The Covid-19 pandemic and the homeless 

di Priscilla Pajdo del October 13, 2020

TORONTO - Usually, the Thanksgiving- day weekend is a time to gather with family and friends to indulge in a bounteous feast. For many, it is a time of reflection, to contemplate all the things for which we are grateful. For one, the food on your table and another, the roof over your head.

The latter, or lack thereof, pose a real challenge for some members of society. In some cases, there are individuals who do not have a place to call home.

According to the State of Homelessness in Canada 2016 report, it is estimated that approximately 235,000 Canadians experience homelessness in a year. Every night, an estimated 35,000 people are homeless across the nation.

Here in Toronto, an estimated 8,700 people experienced homelessness in 2018, according to Street Needs Assessment. That number is closer to 9,200 today.

There are a multitude of reasons why people become homeless, loss of employment, unable to afford rent, migration, mental/ physical illness, substance abuse or fleeing abusive situations. These are just a few factors that can lead to homelessness.

The Covid-19 pandemic has made a tough situation even more difficult for those who are vulnerable and homeless. For individuals turning to the crowded shelter system, finding space has become more of a challenge.

Prior to Covid-19, the shelter system in the City was already stressed. To abide by Covid-19 physical distancing protocols, shelter capacity was cut in half.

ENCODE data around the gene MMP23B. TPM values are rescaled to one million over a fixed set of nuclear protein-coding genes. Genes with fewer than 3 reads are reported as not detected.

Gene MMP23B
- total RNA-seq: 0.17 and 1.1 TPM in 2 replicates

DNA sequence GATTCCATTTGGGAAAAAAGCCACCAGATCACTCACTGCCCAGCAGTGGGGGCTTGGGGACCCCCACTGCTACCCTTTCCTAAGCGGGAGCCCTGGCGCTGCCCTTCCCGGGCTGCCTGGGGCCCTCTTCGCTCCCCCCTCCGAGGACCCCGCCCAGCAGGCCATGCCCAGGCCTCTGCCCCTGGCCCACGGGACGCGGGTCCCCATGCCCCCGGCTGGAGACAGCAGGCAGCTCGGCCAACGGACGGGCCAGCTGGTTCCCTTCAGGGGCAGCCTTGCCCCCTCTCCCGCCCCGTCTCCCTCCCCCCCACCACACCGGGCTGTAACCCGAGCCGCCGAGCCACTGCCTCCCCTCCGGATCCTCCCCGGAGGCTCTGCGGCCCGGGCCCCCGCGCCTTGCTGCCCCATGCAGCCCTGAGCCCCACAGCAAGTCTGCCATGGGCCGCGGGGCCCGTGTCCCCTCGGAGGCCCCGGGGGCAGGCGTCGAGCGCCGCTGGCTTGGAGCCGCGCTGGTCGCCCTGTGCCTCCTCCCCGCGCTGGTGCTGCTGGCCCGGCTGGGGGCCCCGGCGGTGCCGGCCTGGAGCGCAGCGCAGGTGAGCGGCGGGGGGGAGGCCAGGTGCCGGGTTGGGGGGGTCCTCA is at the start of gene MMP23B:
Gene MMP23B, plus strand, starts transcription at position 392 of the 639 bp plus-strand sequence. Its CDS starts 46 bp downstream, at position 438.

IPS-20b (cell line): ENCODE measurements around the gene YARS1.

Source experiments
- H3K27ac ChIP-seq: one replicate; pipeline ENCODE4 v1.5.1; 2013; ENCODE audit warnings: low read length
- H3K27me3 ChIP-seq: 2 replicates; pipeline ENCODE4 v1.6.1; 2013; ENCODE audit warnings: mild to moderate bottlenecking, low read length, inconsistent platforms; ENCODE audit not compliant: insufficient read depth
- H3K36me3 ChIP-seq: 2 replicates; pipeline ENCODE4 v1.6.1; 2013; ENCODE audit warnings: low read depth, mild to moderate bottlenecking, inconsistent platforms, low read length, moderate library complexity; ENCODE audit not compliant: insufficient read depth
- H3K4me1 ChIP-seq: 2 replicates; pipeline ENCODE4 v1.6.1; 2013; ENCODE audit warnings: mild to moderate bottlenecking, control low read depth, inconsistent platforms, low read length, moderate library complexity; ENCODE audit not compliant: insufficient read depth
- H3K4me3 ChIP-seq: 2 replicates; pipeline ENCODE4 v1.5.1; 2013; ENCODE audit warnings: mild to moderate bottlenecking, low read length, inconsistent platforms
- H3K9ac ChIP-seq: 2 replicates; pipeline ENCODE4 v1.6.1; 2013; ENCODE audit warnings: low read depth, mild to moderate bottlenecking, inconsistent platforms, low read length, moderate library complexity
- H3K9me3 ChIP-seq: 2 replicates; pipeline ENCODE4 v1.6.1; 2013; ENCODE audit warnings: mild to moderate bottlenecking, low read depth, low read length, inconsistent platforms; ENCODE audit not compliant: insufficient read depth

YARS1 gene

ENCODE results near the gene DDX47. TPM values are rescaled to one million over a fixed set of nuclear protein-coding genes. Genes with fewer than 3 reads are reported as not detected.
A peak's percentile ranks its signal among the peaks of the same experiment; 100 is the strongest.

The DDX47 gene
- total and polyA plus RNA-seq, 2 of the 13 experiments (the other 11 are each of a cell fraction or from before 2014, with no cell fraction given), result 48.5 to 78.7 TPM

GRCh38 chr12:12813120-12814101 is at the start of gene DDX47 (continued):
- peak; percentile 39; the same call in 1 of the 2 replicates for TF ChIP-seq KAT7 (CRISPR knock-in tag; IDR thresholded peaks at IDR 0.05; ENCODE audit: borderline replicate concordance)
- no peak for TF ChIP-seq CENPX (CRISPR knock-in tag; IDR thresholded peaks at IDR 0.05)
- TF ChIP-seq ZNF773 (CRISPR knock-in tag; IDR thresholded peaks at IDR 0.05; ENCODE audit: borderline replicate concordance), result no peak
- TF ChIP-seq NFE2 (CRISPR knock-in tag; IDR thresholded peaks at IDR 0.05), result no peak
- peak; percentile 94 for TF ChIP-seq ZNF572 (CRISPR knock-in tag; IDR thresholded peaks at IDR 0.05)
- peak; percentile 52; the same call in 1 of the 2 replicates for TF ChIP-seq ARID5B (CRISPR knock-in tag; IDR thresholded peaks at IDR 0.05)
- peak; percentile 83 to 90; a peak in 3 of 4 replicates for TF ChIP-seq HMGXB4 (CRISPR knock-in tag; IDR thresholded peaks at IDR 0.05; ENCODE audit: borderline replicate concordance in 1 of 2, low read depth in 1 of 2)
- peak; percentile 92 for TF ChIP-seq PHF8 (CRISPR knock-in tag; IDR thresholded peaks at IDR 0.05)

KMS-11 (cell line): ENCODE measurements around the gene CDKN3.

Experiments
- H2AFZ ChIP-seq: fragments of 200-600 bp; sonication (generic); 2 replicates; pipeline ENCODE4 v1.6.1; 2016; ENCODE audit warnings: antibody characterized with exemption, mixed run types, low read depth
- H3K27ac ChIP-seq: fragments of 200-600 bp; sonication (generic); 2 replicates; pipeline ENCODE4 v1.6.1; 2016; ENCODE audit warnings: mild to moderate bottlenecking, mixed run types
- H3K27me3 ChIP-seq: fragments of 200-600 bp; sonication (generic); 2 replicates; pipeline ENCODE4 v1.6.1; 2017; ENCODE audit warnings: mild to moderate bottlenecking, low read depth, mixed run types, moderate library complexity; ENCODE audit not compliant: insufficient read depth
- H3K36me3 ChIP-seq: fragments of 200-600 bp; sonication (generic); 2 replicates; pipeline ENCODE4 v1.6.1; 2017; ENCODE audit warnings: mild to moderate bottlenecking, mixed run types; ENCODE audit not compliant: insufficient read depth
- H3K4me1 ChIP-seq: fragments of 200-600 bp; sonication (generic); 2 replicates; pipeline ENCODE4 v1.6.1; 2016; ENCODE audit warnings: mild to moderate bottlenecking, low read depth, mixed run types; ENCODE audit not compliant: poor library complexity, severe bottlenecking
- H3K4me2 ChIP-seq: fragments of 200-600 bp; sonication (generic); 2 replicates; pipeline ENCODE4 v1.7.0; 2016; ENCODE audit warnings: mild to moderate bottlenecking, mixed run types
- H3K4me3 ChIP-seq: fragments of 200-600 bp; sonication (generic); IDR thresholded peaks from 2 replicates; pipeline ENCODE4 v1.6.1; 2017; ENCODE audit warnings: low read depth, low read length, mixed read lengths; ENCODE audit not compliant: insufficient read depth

The City’s response to the crisis has been to create more spaces to accommodate individuals seeking emergency shelter. Currently, Toronto has 75 shelter and respite sites sheltering about 7,000 people every night. Some of the new temporary facilities and interim housing sites include 19 hotels which offer space to about 2,000 people.

According to the Covid-19 interim Shelter Recovery Strategy Report (September 2020), prepared for the City of Toronto (Shelter, Support & Housing Administration and United Way Greater Toronto) by BGM Strategy Group, the average cost to operate a single traditional shelter bed is $40,000 annually. This cost has nearly doubled to $80,000 during the pandemic. By comparison, the cost of operating a supportive housing unit is $24,000.

These new temporary shelter sites have not come without some contention from communities in the area. After the opening of some hotels, several unpleasant incidents involving residents have occurred, including an overdose death, stabbings and a fire.

Security issues have also been raised by neighbours in the areas around some hotel/shelters. There has been a noticeable increase in Incidents regarding break-ins and thefts. Also, an increase of drug activity and paraphernalia associated with use have local area residents calling on city officials and police to step up security and patrols in affected areas in order to improve safety.

Another part of the City’s strategy to address the homeless crisis is to introduce more supportive housing units. Through these efforts, the City aims to help more individuals experiencing homelessness secure permanent affordable housing.

With Covid-19 cases are on the rise, Toronto, Peel region and Ottawa have returned to a modified phase two, more people could face lay-offs and unemployment. This situation could put many in a position where they will not be able to pay rent thereby possibly adding to the homelessness population.

We live in a Northern climate, as the weather begins to get colder, there may be more people seeking shelter this coming winter. In Toronto, the winter response plan will provide more than 6,700 spaces through the City’s shelter system with an additional 560 new spaces.

The question always remains: is it enough and does it address root causes of the problem being targeted.

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